6 Things To Consider When Building For Disabled Access

Disable Access Design


One of the biggest modern building considerations is the area of disabled access. All new buildings have to comply to certain access fundamentals. However, it always makes good business sense to go above and beyond to help those with difficulty. Everything from improving points of access to upper levels ought to be considered. This should all take place at the planning and architectural stages. 

Any retrospective changes can be very difficult to implement. Any project manager will appreciate this! With that in mind, it’s important to consider every variable before the build starts. The reason this aspect of building is so important is due to recent discoveries on the high street. 

Independent surveys have shown that shops and restaurants do not cater well for the disabled. Lack of consideration for changing rooms access comes out on top for failings. However, the survey also discovered that 40% of restaurants don’t have a disabled access toilet. Something this simple needs to be considered at the start of the project. Here are the main things to bear in mind. 

Access – First of all, the architect must account for disabled access at all entry points. This should include lowered curbs and widened doors at the main entrances. This should also be taken into consideration at the fire exits. 

Access to upper floors – Ramps should be installed to reach mezzanine levels. Lifts should be put in place within every build too. Everything must be considered. Many disabled shoppers have reported being unable to gain access to the upper levels. Escalators are inappropriate and often the only alternative are stairs.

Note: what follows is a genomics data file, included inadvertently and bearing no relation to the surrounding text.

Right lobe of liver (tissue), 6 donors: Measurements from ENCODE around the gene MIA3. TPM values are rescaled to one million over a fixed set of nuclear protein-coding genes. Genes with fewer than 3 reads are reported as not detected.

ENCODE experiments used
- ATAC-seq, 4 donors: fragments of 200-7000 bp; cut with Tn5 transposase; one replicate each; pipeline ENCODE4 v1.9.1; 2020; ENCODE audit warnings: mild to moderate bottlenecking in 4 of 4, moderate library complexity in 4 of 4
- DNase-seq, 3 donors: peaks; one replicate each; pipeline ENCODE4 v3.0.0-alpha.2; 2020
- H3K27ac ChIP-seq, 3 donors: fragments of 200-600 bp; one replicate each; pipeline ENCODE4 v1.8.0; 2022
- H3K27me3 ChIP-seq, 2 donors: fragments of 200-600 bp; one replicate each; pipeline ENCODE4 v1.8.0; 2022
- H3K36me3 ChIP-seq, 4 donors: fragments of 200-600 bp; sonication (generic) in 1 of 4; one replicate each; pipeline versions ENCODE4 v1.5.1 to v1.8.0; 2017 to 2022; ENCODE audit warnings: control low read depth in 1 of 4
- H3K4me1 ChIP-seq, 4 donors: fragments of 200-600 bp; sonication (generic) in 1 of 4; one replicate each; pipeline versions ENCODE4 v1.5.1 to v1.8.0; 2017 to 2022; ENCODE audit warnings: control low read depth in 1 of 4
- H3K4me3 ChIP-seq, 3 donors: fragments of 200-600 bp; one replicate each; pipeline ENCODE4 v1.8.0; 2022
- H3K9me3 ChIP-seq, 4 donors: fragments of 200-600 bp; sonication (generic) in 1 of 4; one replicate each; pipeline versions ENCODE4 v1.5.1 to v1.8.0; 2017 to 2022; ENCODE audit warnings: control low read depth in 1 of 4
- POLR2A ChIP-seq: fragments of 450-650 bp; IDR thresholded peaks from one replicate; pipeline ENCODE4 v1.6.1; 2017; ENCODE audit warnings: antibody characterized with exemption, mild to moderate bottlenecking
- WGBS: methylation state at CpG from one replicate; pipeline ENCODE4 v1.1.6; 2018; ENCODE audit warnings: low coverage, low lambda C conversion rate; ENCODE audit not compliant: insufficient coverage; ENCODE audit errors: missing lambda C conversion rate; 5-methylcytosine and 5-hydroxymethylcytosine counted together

Visual impairment aids – Many projects fail to incorporate this simple element. It should be included during the interior design aspect of a build. When installing any signs and notices, always ensure that the braille equivalent is used. It’s a simple and easy incorporation and should always be considered. 

Accessible toilets. – As we mentioned before, 40% of restaurants do not have adequate disabled access. When planning the toilet facilities for the build, ensure there is space for a larger disabled toilet. They also require specialist equipment such as grab rails and alarms. Make sure these are included in any budgets and specifications. 

Hearing loops – This is something that will be installed later in the process. However, it should be an essential part of the infrastructure when the time comes. It will typically be installed at the same time as phone and internet lines. Ensure that it is considered and factored in. It amplifies the voice of the teller when a hearing aid is set to the correct function. Again, it’s a simple but effective consideration. 

Staff training – Finally, there’s the issue of staff training. Although this isn’t a building consideration, it’s worth being aware of the issues. Nearly 70% of shop and restaurant staff have no training in how to help disabled customers. 

Failing to take these issues into account is simply unacceptable in modern building. Before you start your next project, ensure that you consider each of the points on this list. They are small changes, but they will make a big difference to many people’s lives.